Well, since we seem to be caught in a spin cycle of rain and wind, unusual weather for here, you don't get a What I Did This Weekend post. I don't camp in the rain if I can help it anymore, and before you judge, a few words: Southeast Alaska. Rain Forest. Kayak Ranger job. I've camped in the rain more than most people ever will. Since the rain has put a damper (ha. Ha.) on my outdoor activities, and since my two year wedding anniversary is coming up, I thought I would ponder something a little different.
I just read a post my friend Katey wrote about the three Ps--partner, position and place. I'm stealing her thought because I am sure she won't mind. I've had the places all right, and if you count breathing in wildfire smoke, paddling in big swells off the Alaskan coast, and slinging a misery whip through a million dead trees as perfect and good (and I do) I've had the positions. But mostly because of my relentless traveling, I never really had the partner. Until now.
Mostly, the guys I met were the kind who wanted to tame. Claiming they wanted someone independent at the beginning, they changed their tune to a more traditional one as time wore on. I knew from the very start of my dating life that I never wanted the mindset of someone to "complete me". I'm complete already. I didn't want to be half of a whole. For me, it works best when there are two individuals, perfectly capable of navigating the world on their own, who choose to be together, support the other, cheer them on, but have their own really full and interesting lives too. That can mean that you go away to hike 300 miles of the PCT if that is what you want to do, and it is not a threat or an abandonment to the other person, who misses you but can handle life just fine when you are gone. (The other person may, theoretically, then plan a three week skiing trip in the Wrangell Mountains in the spring.)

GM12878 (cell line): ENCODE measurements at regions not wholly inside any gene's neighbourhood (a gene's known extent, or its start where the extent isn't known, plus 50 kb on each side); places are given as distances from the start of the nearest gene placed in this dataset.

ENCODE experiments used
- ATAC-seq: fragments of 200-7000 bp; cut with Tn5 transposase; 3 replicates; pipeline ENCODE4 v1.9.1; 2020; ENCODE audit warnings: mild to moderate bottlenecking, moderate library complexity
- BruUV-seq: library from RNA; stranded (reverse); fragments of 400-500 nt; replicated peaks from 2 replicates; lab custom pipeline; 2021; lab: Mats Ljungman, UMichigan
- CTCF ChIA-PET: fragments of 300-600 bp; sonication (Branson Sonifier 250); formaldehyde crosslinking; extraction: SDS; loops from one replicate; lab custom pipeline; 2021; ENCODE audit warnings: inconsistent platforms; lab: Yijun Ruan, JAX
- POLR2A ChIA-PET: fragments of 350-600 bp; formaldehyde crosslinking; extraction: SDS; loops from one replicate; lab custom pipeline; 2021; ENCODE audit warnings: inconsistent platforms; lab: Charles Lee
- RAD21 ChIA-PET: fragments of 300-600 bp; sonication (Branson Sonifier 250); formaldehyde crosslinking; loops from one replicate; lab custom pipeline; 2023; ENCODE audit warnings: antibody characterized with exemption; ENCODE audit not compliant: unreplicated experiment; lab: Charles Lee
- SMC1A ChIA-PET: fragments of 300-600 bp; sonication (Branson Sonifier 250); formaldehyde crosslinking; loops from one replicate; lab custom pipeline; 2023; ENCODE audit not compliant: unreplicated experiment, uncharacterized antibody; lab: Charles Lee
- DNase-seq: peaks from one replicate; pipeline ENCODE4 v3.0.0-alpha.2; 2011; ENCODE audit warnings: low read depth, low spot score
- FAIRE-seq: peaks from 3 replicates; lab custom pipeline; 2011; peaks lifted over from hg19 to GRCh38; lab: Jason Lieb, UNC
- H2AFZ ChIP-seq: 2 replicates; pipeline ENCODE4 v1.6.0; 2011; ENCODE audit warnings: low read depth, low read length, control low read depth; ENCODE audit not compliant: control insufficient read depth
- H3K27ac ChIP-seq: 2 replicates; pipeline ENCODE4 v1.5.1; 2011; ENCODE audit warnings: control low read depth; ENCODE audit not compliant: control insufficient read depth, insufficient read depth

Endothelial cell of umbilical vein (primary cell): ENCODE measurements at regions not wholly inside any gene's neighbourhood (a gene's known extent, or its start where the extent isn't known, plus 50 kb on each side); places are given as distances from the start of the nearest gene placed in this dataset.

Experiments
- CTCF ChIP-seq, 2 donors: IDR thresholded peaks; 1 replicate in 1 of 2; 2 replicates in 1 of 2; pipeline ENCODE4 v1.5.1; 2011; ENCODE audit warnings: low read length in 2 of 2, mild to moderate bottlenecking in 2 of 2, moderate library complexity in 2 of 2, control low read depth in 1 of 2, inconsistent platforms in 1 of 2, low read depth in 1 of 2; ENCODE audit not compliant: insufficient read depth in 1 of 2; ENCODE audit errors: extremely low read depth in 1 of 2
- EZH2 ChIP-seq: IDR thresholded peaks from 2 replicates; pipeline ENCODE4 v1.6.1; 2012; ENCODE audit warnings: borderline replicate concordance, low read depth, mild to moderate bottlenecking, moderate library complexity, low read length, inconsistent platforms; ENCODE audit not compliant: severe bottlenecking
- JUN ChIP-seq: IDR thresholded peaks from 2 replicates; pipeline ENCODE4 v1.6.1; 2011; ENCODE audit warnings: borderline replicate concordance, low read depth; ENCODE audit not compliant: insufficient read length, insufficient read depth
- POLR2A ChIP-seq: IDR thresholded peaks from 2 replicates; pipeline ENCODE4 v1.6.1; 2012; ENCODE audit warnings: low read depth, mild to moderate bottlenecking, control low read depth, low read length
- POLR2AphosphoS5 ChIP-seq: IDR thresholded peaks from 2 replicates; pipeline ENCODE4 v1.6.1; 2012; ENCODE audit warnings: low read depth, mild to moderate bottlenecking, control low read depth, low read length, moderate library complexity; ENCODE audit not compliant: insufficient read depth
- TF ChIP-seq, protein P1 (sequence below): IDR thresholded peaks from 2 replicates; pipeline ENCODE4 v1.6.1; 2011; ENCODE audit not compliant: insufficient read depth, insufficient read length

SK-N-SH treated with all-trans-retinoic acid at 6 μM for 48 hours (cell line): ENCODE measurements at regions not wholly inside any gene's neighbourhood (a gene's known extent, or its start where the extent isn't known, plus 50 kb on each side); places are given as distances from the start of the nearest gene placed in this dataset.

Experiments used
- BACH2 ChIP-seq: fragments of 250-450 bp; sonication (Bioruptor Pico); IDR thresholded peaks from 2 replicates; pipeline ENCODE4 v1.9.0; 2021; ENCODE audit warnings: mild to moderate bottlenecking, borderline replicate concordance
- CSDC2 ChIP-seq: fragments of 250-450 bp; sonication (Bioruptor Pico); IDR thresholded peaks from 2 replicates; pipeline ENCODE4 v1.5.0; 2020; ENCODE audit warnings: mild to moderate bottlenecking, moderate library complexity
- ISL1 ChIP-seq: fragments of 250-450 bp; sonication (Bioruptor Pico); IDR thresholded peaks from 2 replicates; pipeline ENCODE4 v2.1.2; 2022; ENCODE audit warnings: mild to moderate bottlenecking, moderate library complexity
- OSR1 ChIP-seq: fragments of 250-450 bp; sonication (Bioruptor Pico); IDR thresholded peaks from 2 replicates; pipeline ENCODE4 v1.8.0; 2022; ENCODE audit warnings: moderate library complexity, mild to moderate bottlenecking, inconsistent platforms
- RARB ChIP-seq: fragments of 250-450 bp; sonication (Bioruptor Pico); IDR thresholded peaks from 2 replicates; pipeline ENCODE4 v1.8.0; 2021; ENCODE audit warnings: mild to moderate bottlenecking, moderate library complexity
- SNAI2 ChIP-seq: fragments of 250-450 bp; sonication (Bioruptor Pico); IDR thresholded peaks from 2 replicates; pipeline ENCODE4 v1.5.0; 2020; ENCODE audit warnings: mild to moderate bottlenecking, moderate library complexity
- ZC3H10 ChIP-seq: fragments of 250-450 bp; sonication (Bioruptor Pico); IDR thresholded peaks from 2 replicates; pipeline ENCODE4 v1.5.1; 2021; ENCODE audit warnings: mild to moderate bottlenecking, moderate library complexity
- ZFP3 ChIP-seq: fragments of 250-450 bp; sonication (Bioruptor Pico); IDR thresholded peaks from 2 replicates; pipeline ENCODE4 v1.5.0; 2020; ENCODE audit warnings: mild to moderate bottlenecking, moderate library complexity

Okay, I take that back. I used to think that I wanted one of those stick like glue partners for my outdoors activities. Wouldn't it be great, I thought, standing alone yet again on the edge of a big river, if I found someone who would be my constant companion in the things I liked to do, always and forever? But that dream didn't last for long. I like the occasional intersection of adventures, but not the always together part. I have my girlfriends, and sometimes just myself, for that. I learn so much from being separate at those times.
The last person I dated before meeting my husband wanted someone just like him, joined at the hip. At times I felt I was suffocating. Reading through a now infamous list of qualities he wanted in a person (qualities I did not possess) I felt a dawning sense of horror. He was describing himself! I know enough about myself to know that marrying someone just like myself would be a very, very bad idea. I read in a book by Gabrielle Reece (which I don't recommend reading unless you want to read banal advice by a celebrity about how to live your life. Sample: men leave for younger women because the wives stop paying attention to the husband) a very good description of the way my husband is: San Diego. Seventy five degrees and sunny. Whereas I? Am sometimes rainy. Sometimes sunny. Sometimes thunderstorms are in the forecast! See what I mean? Two of me? No. No.
I have to admit that there are times when I wish I had met my husband before I had kissed so many frogs and had my heart broken so many times. I will never get fifty years with him. At the same time, it was worth the wait. Happy anniversary to me! (Wait, Us! Ha ha.)